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Sarre Grave 4

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posted on 10.11.2021, 15:41 by Helena HamerowHelena Hamerow
IV. This grave was carefully made, and exhibited more attention paid to form than any interment found during the whole of these excavations. In shape it much resembled a coffin, widened at the shoulders, and narrowed towards the feet. It was of the unusual length of ten feet; in depth, four feet six; in width, at the bottom, four feet.The first indication of its valuable contents was a small piece of gold braid, or flat wire [KAS 366b], folded as if it had been woven into the dress, or worked into some ornament on the arm[1], for it lay just above the right hand of the skeleton. Near it was a small silver ring [KAS 362]; six circular pendants of thin gold plate, with gold loops for suspension [KAS 514 (1-6)], lay between the shoulders. A large number of beads were found about the centre of the grave [KAS 289], and amongst them lay two small circular bronze fibulae [KAS 401 & KAS 402], of the shape and pattern so common in Kent, which had probably been suspended from the same wire, – a bead being found attached to a small portion of wire which had passed through the loop of one of the fibulae.[2]At the head was a glass vessel [KAS 261] of delicate material. By the left side lay a large knife [KAS 941], resembling one found in the grave by the Windmill, 1860, which for some time was considered a sword; and near it a smaller knife, of the size and shape commonly found in these graves, but surrounded by the remains of a sheath, and having the blade ornamented with a small crosswise diapered pattern. Two iron keys [KAS 782 & KAS 783] were near, the suspending ring to one of which is of bronze, that to the other of iron; and a pair of shears [KAS 806], across the blades of which, above the points, adheres a piece of wood, or of some harder material, which had probably acted as a keeper to prevent the opening of the blades when not required for use.[3] A beautiful silver spoon, or strainer [KAS 317], lay about the centre of the body. Lower down, between the thighbones, was a large crystal ball [KAS 318], mounted in silver-gilt, and near it two long fibulae [KAS 407 & KAS 408]; all these I will describe more fully below. The larger fibula, which is of bronze, had rolled over as the body had decayed, and lay with its face downward on the os sacrum of the skeleton, on which it had impressed its shape and pattern with a green ærugo.There were also two fragments of a bronze ferule, or ferule-shaped casing, in which wood remains; fragments of a silver binding or edging (much resembling in size and shape the brass edging so common on the covers of prayer-books), in which also wood remains, and two of which form right-angled corners; portions of silver wire [KAS 363]; a bronze buckle; two small rivets [KAS 477], or tags, one of bronze, the other of silver; the fragments of a comb [KAS 472], made apparently of ivory or bone; a bronze pin [KAS 333][4], of which the head is lost; a fossil echinus [KAS 482a], the Spatangus cor-anguinum, polished, and evidently deposited in the grave as a relic, ornament, or charm, and two Roman coins [AS 80 & AS 81]. The larger of these coins (as Mr. Faussett, the Honorary Secretary of our Society, to whom I have been indebted for many valuable suggestions, has informed me,) is a large brass of Aurelius; the smaller is too much obliterated to be easily deciphered.[5]The evidence, as far as I may yet decide, favours the supposition that the occupant of this grave was a female, – a lady probably of rank and position. To name the race to which she belonged, or to decide upon her date or religion, would be premature until I have laid before the reader the facts which I have gathered from the opening of the 183 graves which follow.[1] In a grave subsequently opened we found similar fabric, resting on and around the skull. This, too, was a woman's grave, and contained beads of amber and porcelain, and a small gold pendant. (Much gold web, exactly like this fragment, was found on the Saxon St. Cuthbert, when his body was discovered in 1827, and is thus described by Mr. Raine, an eye-witness:'The Stole. – The groundwork of the whole is woven exclusively with thread of gold. I do not mean by thread of gold the silver-gilt wire frequently used in such matters, but real gold thread, if I may so term it, not round but flat. This is the character of the whole web, with the exception of the figures, .... for which, however surprising it may appear, vacant spaces have been left by the loom, and they themselves afterwards inserted with the needle....'\A girdle and two bracelets of gold tissue were found. ... Of the girdle the portion which we were able to preserve measures twenty-five inches its breadth seven-eighths of an inch. It has evidently proceeded from the loom and its two component parts are a flattish thread of pure gold and a thread of scarlet silk which are not combined in any particular pattern. ... The bracelets are made of precisely the same materials and workmanship. ... They measure nine inches in circumference and are of the same breadth as the girdle.\"The stole and an accompanying maniple both bore the inscription- PIO EPISCOPO FRIDESTANO ÆLFFLÆD FIERI PRECEPIT fixing the date of their manufacture between Frithestan's consecration to the See of Winchester905 and the death of Elfleda second Queen of Edward the Elder which occurred before 916 (the date of Edward's third marriage). All the five ornaments-stole maniple girdle and bracelets-appear by strong evidence to have been placed on the Saint's body in 934 two years after Frithestan's death by Athelestan Edward's son and successor. (See Raine's St. Cuthbert pp. 202-209.)Mr. Raine also quotes from the manuscript account by Reginald the Monk of the removal of the Saint's body to Durham Cathedral in 1104 a description of some similar gold embroidery which formed the border and cuffs to a dalmatic then discovered and removed. (P. 89 and App.p.4.)The gold thread found in the grave at Sarr answers most exactly to this description of St. Cuthbert's stole etc. It is flat and woven; the thread of silk or other substance which was interwoven with it has perished but in the less frayed parts the spaces where such threads have passed through are most evident. The art of wire-drawing is believed to have been unknown till the fourteenth century and this flat thread delicate as it is must have been formed on the anvil. Its evident process of manufacture and its use for weaving or embroidery are most curiously illustrated by a passage in the Mosaic description of the ephod made for Aaron:-\" And they did beat the gold into thin plates and cut it into wires to work it in the blue and in the purple and in the scarlet and in the fine linen with cunning work.\" (Exod. xxxix. 3.)The breadth of our woven fragment appears to have been rather less than a quarter of an inch – it is too frayed for ascertaining its length; but from the position in which it was found we may conclude that it formed either the border of the sleeve as in the earlier discovery of St. Cuthbert or (more probably there being no corresponding fragment) a bracelet as in the later. It is a slight help towards fixing the date of this grave to know that exactly similar ornaments were made for and worn by Anglo-Saxons of high rank at the beginning of the tenth century.) – T. G. F.[2] It may well have been a habit to include within the acus of a fibula the wire which strung a necklace of beads for greater security both to necklace and fibula. – J.B.[3] I think Mr. Brent must be mistaken in his opinion of this fragment adhering to the shears. It is certainly of bone or ivory and is I cannot but think a piece of the comb afterwards described as found in a broken state which has become fixed to the iron as it rusted. A line remaining upon it corresponds to the ornament of the comb and in it is still one of the bronze nails or rivets many of which the comb has for fastenings. – T. G. F.[4] This appears to be a large needle broken at the eye. – J.B.[5] Conjectured by Mr. Vaux of the British Museum to be one of Tetricus. – J.B."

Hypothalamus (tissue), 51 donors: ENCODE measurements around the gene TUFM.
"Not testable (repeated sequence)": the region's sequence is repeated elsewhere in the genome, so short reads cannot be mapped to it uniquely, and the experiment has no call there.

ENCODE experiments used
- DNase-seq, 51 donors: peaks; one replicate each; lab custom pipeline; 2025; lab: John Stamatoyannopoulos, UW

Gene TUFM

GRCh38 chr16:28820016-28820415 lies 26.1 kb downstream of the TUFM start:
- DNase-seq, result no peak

History

Grave title

Grave

Date excavated

September 1863

Reference

Brent 1863

Page number

310-21

Sonia Hawkes description

Length: 10ft.Depth: 4ft. 6insWidth at bottom: 4ft.Whole grave is coffin-shaped (i.e. narrowing towards feet) and more carefully dug than any other. Roughtly E.W.a. small fragment of gold wire, b. small silver ring, c. 6 circular pendants of thin gold plate, d.e. 2 small circular bronze fibulae with beads, and probably attatched to them with wire, f. glass vessel, g. large knife, h. smaller knife with remains of sheath, i. 2 iron keys (one with suspension ring of bronze), j. pair of shears, k. ?bone or ivory comb, l. silver spoon or strainer, m. crystal ball mounted in silver gilt, n. 2 long fibulae, o. bronze buckle, p. fossil echinus, q. 2 Roman coins.Also fragments of bronze ferrule, with wood remains; fragments of silver binding (as prayer book) with wood remains; bronze rivet, silver rivet; fragments of comb; silver needle without head.

Modern description

which are not combined in any particular pattern. ... The bracelets are made of precisely the same materials and workmanship. ... They measure nine inches in circumference and are of the same breadth as the girdle.\"The stole and an accompanying maniple both bore the inscription